In this study, we provide a high-resolution view of genome-wide transcriptional regulation in S. cerevisiae
. By coupling the NRO assay to high-throughput sequencing, we assayed the synthesis of nascent RNA in yeast under normal growth conditions and in response to heat stress. We measured RNA abundance and synthesis in parallel, which revealed that cellular RNA abundance in yeast under both growth conditions is predominantly controlled by the rate of RNA synthesis. In accord with previous degradation experiments, we observed distinct functional gene classes between stable and unstable transcripts (Friedel et al. 2009
; Grigull et al. 2004
; Narsai et al. 2007
; Wang et al. 2002
These data allowed us to examine the spatial distribution of RNA synthesis along transcripts, which showed that nascent transcription in yeast is enriched near TSSs, as it is in humans. The data further suggest that postinitiation regulation in yeast may contribute to the control of gene expression (Churchman and Weissman 2011
). Although recruitment of RNA polymerase to promoters appears to be rate-limiting for the large majority of yeast genes, transcription of up to 20% of yeast genes may be controlled at least in part at postinitiation steps. The mechanisms that determine polymerase pausing, arrest, or termination are not yet well understood. Many factors that modulate transcriptional pausing and the rate of elongation have been identified (Sims et al. 2004
). Some of them are restricted to a subset of eukaryotes, with no homologs identified in yeast. However, in a recent study, Rodriguez-Gil et al. (2010)
identified a subset of elongation-related factors (e.g.
DSIF, Mediator, and the RNA polymerase II subunit Rpb9
) that might influence the probability of RNA polymerase II pausing or arrest in yeast. In addition, the elongation factor TFIIS
) stimulates intrinsic RNA polymerase RNA cleavage activity and thus promotes elongation of arrested RNA polymerase in vivo
(Churchman and Weissman 2011
). Signals in the DNA or RNA may affect RNA elongation; for example, both a hairpin structure in the nascent RNA and a run of uridines at the 3′ end of a transcript interfere with elongation and promote transcription termination (Bengal and Aloni 1989
; Keene et al. 1999
; Palangat et al. 1998
The authors of recent studies have identified numerous cryptic unstable transcripts in yeast (Neil et al. 2009
; Xu et al. 2009
). Most of these transcripts were suggested to be byproducts of bidirectional transcription that originated from the same promoter but from distinct pre-initiation complexes (Neil et al. 2009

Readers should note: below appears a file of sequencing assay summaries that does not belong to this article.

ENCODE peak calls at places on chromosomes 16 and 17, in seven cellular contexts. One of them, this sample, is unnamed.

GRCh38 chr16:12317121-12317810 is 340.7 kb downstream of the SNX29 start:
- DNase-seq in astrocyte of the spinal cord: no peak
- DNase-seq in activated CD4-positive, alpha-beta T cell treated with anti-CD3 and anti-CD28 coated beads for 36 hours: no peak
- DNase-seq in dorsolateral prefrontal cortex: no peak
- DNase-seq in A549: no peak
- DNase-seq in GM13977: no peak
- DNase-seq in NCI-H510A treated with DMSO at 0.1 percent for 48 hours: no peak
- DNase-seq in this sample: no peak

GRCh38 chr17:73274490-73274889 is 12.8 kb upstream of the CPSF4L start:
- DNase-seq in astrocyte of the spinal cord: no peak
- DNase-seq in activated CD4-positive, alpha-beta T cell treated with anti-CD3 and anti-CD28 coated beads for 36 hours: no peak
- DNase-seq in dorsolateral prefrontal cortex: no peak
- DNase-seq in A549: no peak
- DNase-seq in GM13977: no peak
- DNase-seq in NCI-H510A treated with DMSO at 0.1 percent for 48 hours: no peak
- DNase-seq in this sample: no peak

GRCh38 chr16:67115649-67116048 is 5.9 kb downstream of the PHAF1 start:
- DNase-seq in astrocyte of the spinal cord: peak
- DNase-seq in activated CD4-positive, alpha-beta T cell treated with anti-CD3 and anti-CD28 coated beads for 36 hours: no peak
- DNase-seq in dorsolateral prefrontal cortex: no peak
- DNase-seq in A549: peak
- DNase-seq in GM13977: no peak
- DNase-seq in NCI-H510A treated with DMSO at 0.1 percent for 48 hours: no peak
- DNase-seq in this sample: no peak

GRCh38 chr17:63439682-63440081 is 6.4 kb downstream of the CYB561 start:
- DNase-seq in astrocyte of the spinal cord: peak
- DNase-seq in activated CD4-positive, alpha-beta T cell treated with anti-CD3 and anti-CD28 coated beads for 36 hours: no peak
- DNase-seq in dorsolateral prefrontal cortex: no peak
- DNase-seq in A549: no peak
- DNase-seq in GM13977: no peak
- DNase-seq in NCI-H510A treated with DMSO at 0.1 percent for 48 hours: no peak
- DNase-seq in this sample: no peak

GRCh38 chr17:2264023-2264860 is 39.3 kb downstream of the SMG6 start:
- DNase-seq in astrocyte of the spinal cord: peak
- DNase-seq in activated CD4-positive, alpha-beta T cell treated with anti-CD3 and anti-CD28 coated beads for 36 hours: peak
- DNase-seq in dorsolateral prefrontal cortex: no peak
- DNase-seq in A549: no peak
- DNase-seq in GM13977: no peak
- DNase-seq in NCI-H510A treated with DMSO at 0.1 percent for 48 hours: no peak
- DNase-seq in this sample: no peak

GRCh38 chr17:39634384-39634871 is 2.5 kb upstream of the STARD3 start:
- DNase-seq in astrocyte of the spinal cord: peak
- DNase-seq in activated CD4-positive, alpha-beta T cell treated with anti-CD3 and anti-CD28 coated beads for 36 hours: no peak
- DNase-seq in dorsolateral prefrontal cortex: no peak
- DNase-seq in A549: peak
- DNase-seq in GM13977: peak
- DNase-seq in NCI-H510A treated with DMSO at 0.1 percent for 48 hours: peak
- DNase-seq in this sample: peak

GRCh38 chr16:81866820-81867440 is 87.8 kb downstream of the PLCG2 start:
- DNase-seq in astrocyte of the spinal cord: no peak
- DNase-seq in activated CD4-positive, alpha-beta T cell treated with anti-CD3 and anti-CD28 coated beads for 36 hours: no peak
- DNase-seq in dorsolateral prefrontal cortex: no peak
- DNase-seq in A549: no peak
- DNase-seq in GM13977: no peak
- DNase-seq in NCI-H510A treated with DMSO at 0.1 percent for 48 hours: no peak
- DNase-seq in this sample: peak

). We observed little bidirectional transcription in either the NRO or total RNA samples. However, detection of cryptic unstable transcripts relied on the use of a strain defective in the nuclear exosome machinery (Neil et al. 2009
; Xu et al. 2009
). Thus, it is possible that most of the antisense transcription was undetectable in the strain used in our study, which is competent for RNA turnover. For nondivergent promoters, with an average intergenic distance of approximately 342 bp (Dujon 1996
), a weak antisense signal arises at approximately −200 bp from the TSS, much upstream of the core promoter. Similarly, for divergent promoters, the antisense signal does not begin to accumulate until approximately −150 bp from the TSS. The distances at which antisense transcription is originated suggest that it likely results from the activity of a separate transcription pre-initiation complex assembled at a different core promoter.
An important biological question is how cells respond and cope with rapid changes in their environment, such as exposure to elevated temperatures (heat shock). Several genome-wide studies revealed that this response involves an increase in the abundance of transcripts from genes that are collectively termed “heat shock-inducible” (Gasch et al. 2000
; Hahn et al. 2004
). Earlier studies of the Drosophila
hsp70 gene found that posttranscriptional regulation that affects RNA stability plays a role in the observed increase of hsp70 RNA levels in response to heat shock (Theodorakis and Morimoto 1987
). Other studies of heat shock-inducible genes in Drosophila
and humans found rapid transcriptional activation after heat shock, suggesting that this activation also contributes to increased RNA levels of heat shock-inducible genes (Mathur et al. 1994
; O’Brien and Lis 1993
). However, in previous studies investigators have not assessed global changes in nascent transcription in response to heat shock. Here, we found that both transcriptional activation and RNA stabilization likely play a role in the increased abundance of RNAs after heat shock treatment. Most of the heat shock-inducible genes (~74%) showed both an increase in nascent transcription and an increase in RNA abundance. Only approximately 14% of these genes increased their RNA abundance without increasing nascent transcription, indicative of RNA stabilization as the mechanism.
In summary, we used the NRO assay to provide a high-resolution view of transcriptional regulation in yeast. We applied this assay to examine the correlation between synthesis and abundance of transcripts, the distribution of polymerase activity along transcripts, and the genome-wide changes in yeast transcription in response to heat shock treatment. Further investigations may use similar approaches to characterize other modes of yeast transcriptional control under different growth conditions and in response to other environmental perturbations.